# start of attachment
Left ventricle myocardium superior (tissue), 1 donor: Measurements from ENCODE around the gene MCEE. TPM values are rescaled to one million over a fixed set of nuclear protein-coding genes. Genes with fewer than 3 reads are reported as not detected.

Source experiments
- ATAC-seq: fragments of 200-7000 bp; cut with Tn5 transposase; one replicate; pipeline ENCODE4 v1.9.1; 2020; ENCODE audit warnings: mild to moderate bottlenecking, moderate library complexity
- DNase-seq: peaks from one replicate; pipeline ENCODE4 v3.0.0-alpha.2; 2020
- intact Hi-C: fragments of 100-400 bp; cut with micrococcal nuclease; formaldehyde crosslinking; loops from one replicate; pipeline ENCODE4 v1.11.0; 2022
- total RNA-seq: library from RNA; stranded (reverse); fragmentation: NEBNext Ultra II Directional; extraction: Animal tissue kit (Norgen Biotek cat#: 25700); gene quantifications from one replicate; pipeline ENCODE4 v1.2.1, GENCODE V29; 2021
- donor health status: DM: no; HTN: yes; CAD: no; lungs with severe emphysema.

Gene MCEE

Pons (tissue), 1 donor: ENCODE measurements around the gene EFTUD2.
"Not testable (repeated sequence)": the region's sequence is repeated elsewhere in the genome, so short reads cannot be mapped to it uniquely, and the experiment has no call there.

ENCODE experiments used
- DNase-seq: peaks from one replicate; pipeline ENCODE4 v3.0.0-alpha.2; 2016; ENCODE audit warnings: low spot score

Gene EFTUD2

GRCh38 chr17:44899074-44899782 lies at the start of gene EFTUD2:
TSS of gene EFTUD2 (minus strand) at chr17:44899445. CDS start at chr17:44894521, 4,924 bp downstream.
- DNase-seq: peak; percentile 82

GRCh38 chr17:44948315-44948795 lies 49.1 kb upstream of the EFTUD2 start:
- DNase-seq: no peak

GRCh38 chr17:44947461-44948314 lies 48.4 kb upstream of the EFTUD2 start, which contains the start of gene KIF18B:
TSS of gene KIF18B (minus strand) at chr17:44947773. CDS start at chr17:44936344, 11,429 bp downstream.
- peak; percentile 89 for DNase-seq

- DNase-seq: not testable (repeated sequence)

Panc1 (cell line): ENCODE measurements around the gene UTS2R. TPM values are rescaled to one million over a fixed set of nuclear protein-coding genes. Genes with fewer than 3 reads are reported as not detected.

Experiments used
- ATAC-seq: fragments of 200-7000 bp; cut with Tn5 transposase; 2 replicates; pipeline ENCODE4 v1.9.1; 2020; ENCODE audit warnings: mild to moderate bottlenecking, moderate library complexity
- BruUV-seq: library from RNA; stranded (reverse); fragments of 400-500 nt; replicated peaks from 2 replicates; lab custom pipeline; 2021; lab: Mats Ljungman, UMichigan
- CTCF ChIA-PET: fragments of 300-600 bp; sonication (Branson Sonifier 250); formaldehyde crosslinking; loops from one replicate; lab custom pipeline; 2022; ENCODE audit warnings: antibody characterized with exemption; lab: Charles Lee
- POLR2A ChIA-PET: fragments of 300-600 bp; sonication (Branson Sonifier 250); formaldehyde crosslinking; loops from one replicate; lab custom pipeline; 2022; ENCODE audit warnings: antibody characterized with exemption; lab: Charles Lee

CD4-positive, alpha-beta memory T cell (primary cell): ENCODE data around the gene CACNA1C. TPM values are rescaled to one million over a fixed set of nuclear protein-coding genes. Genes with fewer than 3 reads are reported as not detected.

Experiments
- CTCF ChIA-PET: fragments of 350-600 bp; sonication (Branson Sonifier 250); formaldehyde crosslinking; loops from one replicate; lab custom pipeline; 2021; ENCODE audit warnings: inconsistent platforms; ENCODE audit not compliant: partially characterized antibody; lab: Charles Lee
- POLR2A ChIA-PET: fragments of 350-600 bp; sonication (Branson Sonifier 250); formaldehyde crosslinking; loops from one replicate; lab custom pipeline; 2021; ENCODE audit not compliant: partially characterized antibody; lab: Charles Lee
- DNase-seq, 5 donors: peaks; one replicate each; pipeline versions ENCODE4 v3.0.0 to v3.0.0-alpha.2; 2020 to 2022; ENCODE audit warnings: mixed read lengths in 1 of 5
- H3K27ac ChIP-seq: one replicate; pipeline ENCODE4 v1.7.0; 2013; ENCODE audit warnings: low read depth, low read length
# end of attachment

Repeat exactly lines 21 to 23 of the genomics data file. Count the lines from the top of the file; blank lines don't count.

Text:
- peak; percentile 89 for DNase-seq

- DNase-seq: not testable (repeated sequence)

Panc1 (cell line): ENCODE measurements around the gene UTS2R. TPM values are rescaled to one million over a fixed set of nuclear protein-coding genes. Genes with fewer than 3 reads are reported as not detected.